The last few weeks have been tough. Dubz, who is two months shy of his fourth birthday, has been more of a handful than ever. In January, he began being afraid of sleeping alone and started sneaking to his sister’s bed throughout the night and waking up early. He had always slept through the night, until about 7.30am. So waking up at 6am began taking a toll on him. In the past few weeks, he has started waking up at 5am. He cannot handle the lack of sleep, physically and mentally. He has been falling asleep in the afternoons, on the sofa or in the car. He wakes up angry and cranky. But if he doesn’t sleep, he is much worse.
One incident a couple of weeks ago was particularly bad. I picked Dubz up from pre-school and he wanted to take a project home. We couldn’t find his, and two of the teachers/carers told him that he didn’t have one. He went ballistic. He started growling and shouting and crying. He threw himself on the floor, trying to bite at my legs and arms. I tried cuddling him (which normally works), but instead he slapped me across the head against my ear. The smacking sound was loud, and everyone looked horrified. I bit my lip and willed myself not to cry in front of anyone. Dubz’s keyworker came and confirmed that Dubz did have a project he had made and brought it over. I got him outside and in the car as quickly as I could, while he continued to cry.
In the car, I could no longer keep my resolve. First I sniffed and sniffed, and then the tears came. I wept during the entire seven-minute car ride. At home, Dubz was calm again. He went to play in the living room as if nothing had happened, and I went to my bed and sobbed. My ego was bruised and my ear was throbbing. After about 10 minutes, I calmed down and started to feel better. Dubz even came into my room to say sorry. Afterwards I wondered if other parents ever felt like this. I decided to write a post, so I took a photo of my sad, make-up free face (top photo). It has taken me a couple of weeks to digest the situation and write about it.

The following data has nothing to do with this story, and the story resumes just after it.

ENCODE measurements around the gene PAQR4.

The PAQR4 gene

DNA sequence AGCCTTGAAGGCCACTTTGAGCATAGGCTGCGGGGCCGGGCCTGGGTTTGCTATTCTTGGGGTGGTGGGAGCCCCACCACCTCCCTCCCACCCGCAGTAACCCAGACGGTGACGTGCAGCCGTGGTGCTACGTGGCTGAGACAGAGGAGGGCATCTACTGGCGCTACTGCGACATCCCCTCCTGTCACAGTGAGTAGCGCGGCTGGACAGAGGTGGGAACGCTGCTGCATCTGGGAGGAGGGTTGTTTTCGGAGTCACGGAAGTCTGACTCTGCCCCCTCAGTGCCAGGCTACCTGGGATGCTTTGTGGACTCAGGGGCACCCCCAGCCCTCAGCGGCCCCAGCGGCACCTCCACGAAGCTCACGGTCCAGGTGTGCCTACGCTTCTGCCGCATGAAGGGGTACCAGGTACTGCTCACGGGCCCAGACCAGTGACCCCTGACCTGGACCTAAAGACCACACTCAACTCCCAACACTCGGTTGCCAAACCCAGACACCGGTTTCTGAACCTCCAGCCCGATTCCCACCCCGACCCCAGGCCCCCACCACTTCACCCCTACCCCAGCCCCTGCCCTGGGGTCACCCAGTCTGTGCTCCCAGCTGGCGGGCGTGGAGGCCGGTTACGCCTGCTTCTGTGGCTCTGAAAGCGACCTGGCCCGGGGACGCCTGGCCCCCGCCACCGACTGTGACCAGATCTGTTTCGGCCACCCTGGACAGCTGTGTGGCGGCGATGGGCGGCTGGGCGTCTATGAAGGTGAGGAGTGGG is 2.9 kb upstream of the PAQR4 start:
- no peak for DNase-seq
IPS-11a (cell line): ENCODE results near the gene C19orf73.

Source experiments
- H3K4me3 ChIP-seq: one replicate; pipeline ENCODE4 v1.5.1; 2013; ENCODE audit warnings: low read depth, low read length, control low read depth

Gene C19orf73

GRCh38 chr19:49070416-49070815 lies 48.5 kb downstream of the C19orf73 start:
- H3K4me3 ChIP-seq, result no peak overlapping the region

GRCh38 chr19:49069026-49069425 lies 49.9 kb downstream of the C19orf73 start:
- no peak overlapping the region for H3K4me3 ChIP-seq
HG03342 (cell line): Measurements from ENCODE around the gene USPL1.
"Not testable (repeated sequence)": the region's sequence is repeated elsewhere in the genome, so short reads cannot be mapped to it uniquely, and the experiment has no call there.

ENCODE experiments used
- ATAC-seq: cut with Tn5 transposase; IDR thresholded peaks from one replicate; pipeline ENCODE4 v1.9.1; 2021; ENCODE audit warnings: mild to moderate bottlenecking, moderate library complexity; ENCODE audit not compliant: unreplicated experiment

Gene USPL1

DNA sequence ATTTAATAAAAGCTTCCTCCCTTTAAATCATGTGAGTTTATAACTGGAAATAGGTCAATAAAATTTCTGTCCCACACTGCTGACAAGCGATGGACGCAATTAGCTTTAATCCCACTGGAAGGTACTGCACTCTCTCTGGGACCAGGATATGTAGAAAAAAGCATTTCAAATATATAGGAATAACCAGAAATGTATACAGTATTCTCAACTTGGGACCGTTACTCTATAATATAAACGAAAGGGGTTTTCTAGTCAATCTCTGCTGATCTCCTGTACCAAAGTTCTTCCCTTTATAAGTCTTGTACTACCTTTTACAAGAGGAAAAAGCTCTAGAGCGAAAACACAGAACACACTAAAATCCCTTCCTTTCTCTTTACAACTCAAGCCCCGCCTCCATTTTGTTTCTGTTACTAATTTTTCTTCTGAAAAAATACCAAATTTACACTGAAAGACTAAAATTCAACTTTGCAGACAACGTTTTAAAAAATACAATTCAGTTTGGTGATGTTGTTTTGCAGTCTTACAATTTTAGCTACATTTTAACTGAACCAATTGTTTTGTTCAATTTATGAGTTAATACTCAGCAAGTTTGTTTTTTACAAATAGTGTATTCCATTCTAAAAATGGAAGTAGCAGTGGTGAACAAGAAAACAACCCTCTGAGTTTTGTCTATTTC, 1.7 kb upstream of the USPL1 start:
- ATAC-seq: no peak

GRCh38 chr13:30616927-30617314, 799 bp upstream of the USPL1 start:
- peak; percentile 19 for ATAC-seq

I understand that being three years old can be tough. I understand that it can be difficult getting a hold of your emotions. And I understand how frustrating it must have been for Dubz to be told that he hadn’t done something when he knew he had. But even with knowing all this, I still took it personally. Since Dubz is almost four, I expect the tantrums to be lessening not getting worse. I know the lack of sleep makes it harder for him to handle tough situations.
I wish I could be more easy going about public tantrums. When we’re at home, it is easier to be relaxed about them. But when people stare at you as your child acts like a demon, it is hard not to feel embarrassment and humiliation. But what I want to say, to anyone who has ever felt like this, is that it’s okay. A child’s tantrum does not reflect on you as a parent. Small children get angry about trivial things, and their brains are not mature enough to be reasoned with. If you had a 20-year old who threw a loud hysterical tantrum while you were out, then that would signal a problem with your parenting.
It’s also okay to cry. Even if we know that the children going through ‘terrible twos’ and ‘threenage’ are difficult, we can still feel bad about ourselves. We can have moments of self-doubt and feel sorry for ourselves. Have a cry, but don’t dwell on it. Kids move on quickly, and that is one characteristic we should try to emulate. Don’t waste time thinking that you are a terrible parent or that you could have somehow prevented the tantrum. We all have tough days. And whether we need to shout or cry, or sneak some chocolate, do it and then move on.